| Intro | Part 1 | Part 2 | Part 3a | Part 3b |Part 4 | Part 5 |
Cross-posted on Dailykos & StreetProphets
We recently posted about the findings of a ground-breaking Gallup Poll regarding what Muslims really think. The findings of this study have been released in a book entitled, Who Speaks for Islam, by John Esposito and Dalia Mogahed. The Gallup organization was kind enough to advance us a copy of this book to review. I recently finished reading this book, and I must admit I was quite surprised, not necessarily at the findings, but at the objectivity with which the results were presented in a simple and effective manner. Given the usual books found in mainstream bookstore like Borders or Barnes&Noble, this is quite possibly one of the best books in that market, if not the best. Moreover, due to the data found in the book, this is an essential read for Muslims, especially in the anti-Muslim post 9/11 environment in which we live.
I would take it so far as to say that every Muslim living in the West needs to read this book.
We will review this book in a 5 part series (one for each chapter of the book) by highlighting some of the findings in the book along with some additional comments.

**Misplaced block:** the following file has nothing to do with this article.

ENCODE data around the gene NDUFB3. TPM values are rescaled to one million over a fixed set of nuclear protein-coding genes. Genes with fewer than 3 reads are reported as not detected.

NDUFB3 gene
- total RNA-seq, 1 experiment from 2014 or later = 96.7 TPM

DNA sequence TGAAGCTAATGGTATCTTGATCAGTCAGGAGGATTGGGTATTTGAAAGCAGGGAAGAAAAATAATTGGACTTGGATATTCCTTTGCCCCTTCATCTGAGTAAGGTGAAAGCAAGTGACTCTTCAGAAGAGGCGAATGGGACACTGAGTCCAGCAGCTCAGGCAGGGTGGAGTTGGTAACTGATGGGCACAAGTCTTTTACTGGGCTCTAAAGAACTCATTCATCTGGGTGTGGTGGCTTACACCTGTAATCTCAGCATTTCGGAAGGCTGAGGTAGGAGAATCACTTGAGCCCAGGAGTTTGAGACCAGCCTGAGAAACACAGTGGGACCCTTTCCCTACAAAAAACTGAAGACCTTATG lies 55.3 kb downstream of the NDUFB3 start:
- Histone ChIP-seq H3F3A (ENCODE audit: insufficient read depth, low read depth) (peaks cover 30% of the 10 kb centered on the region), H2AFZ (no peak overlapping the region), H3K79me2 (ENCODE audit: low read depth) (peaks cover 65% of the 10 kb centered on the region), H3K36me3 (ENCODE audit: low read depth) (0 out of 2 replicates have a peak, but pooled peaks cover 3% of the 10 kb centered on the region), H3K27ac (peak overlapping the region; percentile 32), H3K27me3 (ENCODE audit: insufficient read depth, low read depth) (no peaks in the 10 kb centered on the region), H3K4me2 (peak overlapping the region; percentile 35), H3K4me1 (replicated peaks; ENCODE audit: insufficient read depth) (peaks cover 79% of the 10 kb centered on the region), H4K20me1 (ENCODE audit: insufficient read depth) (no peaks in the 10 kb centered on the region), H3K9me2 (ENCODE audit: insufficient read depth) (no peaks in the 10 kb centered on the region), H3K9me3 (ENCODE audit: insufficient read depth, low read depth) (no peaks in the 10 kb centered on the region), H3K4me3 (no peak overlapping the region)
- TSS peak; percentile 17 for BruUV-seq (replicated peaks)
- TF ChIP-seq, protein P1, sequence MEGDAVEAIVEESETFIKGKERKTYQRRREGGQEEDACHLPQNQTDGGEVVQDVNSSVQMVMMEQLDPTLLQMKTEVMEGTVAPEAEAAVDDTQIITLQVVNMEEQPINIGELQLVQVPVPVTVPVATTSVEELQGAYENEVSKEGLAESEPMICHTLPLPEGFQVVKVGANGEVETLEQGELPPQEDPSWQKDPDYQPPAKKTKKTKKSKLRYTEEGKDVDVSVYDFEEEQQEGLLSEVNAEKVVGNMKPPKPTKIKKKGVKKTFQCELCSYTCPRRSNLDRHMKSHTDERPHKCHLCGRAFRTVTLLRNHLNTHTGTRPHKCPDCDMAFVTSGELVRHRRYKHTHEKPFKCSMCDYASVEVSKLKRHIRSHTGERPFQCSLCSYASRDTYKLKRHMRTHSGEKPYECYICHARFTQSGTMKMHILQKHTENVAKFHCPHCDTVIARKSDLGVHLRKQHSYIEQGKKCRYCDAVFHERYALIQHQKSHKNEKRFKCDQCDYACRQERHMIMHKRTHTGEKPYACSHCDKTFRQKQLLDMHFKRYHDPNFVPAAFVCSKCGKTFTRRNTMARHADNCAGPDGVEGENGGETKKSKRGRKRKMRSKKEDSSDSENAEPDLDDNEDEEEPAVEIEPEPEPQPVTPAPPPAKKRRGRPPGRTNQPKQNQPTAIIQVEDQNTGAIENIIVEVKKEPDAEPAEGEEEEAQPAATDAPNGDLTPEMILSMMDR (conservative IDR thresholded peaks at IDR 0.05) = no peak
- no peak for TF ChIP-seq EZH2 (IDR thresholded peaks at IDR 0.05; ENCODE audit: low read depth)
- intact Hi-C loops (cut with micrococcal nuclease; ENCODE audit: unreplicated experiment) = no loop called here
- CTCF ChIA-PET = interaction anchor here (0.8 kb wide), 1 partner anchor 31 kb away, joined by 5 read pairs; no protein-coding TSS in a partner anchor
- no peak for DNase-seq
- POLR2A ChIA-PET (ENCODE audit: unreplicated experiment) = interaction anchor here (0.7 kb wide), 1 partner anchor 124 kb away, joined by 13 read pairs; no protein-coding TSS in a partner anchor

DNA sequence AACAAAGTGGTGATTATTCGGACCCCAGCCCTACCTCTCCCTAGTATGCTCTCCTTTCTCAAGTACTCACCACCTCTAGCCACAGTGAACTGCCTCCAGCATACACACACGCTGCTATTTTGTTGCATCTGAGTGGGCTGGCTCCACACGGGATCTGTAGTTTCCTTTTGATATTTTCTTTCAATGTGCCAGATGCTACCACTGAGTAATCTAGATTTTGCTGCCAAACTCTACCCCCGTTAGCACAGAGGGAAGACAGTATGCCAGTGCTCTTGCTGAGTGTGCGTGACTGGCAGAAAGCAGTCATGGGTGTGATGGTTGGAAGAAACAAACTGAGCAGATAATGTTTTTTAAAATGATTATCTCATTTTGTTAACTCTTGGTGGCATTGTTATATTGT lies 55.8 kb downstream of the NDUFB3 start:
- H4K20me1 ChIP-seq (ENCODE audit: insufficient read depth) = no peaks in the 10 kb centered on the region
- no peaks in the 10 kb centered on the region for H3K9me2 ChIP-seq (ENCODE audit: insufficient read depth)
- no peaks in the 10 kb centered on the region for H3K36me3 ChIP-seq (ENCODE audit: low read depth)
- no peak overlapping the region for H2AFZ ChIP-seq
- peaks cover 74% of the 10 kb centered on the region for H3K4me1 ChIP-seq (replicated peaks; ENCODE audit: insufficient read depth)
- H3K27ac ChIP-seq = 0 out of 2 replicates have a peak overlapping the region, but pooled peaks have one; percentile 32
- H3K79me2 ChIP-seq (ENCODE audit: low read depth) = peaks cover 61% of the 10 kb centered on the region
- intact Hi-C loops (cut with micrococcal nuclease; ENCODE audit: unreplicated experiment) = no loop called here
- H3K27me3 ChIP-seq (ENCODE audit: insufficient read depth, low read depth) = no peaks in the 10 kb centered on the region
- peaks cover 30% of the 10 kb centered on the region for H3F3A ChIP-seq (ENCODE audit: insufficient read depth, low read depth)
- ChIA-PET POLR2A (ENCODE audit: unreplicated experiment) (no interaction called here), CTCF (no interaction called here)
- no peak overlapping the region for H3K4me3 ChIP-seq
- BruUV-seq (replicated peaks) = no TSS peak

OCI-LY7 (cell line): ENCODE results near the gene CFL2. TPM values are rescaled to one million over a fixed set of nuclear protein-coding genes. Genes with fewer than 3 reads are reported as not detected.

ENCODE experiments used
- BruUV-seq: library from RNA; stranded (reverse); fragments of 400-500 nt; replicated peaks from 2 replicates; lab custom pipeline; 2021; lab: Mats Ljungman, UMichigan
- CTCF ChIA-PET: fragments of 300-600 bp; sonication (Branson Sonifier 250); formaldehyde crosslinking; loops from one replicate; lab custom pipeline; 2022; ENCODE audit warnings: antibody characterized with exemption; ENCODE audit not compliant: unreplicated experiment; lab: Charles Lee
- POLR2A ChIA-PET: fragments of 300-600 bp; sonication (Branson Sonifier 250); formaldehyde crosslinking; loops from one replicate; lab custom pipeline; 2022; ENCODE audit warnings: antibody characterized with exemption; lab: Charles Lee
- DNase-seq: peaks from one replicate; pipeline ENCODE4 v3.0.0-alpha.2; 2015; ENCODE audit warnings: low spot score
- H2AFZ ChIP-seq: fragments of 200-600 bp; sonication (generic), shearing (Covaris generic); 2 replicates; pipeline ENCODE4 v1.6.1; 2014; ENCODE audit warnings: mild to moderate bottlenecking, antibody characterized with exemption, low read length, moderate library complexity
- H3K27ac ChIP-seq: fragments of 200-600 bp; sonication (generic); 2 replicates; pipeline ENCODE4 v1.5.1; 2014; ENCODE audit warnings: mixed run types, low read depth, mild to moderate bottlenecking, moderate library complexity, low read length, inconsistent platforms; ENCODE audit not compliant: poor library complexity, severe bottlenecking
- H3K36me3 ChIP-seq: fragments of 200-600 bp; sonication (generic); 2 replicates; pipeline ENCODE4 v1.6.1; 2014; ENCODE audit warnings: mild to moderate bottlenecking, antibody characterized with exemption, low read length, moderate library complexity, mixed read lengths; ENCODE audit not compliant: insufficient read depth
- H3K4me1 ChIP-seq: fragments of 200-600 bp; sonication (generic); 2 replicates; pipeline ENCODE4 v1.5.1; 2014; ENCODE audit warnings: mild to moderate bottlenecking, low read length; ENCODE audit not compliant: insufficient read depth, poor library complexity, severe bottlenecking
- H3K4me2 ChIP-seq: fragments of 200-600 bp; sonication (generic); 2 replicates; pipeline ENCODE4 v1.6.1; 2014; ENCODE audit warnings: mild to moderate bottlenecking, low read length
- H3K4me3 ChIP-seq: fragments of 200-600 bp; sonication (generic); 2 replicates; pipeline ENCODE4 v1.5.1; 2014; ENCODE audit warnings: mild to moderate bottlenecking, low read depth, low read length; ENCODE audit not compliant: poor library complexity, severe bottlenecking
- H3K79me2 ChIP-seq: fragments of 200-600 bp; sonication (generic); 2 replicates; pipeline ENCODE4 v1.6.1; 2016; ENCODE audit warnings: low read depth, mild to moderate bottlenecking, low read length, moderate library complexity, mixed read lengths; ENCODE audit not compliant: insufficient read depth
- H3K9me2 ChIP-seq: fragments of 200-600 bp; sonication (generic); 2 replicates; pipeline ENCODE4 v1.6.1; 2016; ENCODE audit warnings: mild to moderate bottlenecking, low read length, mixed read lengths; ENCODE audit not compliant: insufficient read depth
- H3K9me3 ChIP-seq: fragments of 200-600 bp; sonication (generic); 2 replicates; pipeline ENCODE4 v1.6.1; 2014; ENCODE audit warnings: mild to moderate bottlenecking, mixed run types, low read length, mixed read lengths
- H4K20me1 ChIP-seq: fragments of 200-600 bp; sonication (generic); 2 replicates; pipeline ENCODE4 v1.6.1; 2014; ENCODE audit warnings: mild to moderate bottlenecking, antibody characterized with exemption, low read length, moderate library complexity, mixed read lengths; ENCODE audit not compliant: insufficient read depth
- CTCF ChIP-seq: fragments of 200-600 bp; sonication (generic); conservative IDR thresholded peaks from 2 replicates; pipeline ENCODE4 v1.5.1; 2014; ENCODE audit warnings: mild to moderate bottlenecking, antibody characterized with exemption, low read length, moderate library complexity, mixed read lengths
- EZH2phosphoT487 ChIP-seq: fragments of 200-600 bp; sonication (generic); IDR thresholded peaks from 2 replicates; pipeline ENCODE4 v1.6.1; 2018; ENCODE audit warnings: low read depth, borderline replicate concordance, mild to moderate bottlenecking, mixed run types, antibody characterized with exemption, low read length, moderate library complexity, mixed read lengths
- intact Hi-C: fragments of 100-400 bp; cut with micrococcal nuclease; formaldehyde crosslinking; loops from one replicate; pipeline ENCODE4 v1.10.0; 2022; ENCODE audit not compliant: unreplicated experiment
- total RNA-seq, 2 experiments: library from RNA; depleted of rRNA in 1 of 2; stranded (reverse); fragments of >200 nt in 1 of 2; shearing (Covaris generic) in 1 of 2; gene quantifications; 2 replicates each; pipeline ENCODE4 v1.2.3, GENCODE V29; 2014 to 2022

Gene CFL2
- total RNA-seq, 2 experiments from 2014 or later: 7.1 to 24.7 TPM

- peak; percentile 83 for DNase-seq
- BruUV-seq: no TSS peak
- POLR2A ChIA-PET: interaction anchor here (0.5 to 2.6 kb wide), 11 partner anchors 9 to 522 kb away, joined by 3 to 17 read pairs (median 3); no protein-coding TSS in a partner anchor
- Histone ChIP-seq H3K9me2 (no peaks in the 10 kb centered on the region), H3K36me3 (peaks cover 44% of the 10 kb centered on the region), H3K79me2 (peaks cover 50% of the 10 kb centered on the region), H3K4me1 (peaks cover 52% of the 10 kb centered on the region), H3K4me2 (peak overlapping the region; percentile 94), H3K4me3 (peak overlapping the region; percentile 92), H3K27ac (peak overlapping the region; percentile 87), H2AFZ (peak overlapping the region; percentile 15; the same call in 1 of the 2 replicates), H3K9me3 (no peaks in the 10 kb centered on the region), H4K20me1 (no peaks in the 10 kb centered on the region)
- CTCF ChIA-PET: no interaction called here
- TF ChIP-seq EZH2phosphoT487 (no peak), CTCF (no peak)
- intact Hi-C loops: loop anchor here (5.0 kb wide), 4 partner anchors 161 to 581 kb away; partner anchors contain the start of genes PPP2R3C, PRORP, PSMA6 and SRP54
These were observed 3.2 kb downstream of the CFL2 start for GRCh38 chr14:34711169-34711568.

This study is truly one of a kind. It brings to light the actual views of everyday Muslims (i.e. not the crazy people the media hunts down to talk to). The study was conducted between 2001 and 2007 with tens of thousands of hour-long face to face interviews from over 35 ‘Muslim’ nations. The survey sample represents over 90% of the 1.3 billion Muslims in the world with a +/- margin of error of 3%. There is nothing else of its kind out there. So if you want to really find out what Muslims think, then you must read this book and look at its findings. Granted, many may not necessarily agree with some of the opinions given, but what is important to remember is that this represents what the vast majority of Muslims actually do think.
One of the points highlighted in the book is how current attitudes and perceptions about Muslims can actually fuel the fire to breeding extremism. Esposito and Mogahed note that “until and unless decision makers listen directly to the people and gain an accurate understanding of this conflict, extremists on all sides will continue to gain ground.”
A couple of the conclusions of the survey may come as shocking to some, for example,
Dream Jobs: When asked to describe their dreams for the future, Muslims don’t mention fighting in a jihad, but rather getting a better job.
What Muslims around the world say they least admire about the West is its perceived moral decay and breakdown of traditional values – the same responses given by Americans when posed the same question.
The Introduction to the book concludes with a vital foundation, “Let the data lead the discourse.”
See Also: BookTV Video